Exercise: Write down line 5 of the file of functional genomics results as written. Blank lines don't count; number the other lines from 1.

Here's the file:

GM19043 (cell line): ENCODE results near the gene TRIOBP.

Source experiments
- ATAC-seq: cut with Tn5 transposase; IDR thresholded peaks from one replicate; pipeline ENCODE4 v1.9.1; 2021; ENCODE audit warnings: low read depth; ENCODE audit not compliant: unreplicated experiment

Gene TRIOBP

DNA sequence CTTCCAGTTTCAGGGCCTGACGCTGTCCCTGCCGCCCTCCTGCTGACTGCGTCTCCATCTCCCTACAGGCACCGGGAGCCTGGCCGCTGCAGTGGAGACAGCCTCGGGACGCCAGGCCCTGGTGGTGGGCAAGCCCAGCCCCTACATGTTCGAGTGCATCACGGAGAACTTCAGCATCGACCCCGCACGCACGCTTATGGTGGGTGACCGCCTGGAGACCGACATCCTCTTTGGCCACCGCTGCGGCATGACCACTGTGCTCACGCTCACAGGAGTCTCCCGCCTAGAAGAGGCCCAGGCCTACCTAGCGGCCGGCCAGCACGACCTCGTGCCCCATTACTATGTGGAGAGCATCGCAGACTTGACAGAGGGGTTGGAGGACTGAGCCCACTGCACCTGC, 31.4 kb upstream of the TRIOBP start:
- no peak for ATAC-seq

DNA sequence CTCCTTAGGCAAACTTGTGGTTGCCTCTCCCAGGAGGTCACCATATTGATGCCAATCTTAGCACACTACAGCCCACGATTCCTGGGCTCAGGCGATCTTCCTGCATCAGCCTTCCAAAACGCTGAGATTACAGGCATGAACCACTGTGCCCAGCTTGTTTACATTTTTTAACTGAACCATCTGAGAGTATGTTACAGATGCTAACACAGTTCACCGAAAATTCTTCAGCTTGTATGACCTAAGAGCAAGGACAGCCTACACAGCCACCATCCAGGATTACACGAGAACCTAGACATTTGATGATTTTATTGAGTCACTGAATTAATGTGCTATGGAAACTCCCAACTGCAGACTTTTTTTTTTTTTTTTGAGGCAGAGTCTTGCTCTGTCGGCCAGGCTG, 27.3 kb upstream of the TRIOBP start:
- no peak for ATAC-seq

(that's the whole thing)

DNA sequence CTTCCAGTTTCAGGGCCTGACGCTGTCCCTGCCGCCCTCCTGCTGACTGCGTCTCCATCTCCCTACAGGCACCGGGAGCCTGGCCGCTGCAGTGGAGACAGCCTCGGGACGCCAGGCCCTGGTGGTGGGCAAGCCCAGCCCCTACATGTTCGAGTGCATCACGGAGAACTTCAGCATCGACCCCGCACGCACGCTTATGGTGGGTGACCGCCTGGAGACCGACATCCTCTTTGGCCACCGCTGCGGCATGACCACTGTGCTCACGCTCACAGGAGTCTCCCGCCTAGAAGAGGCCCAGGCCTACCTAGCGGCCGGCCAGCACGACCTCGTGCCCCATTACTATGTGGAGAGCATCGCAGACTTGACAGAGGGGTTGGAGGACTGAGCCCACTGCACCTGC, 31.4 kb upstream of the TRIOBP start: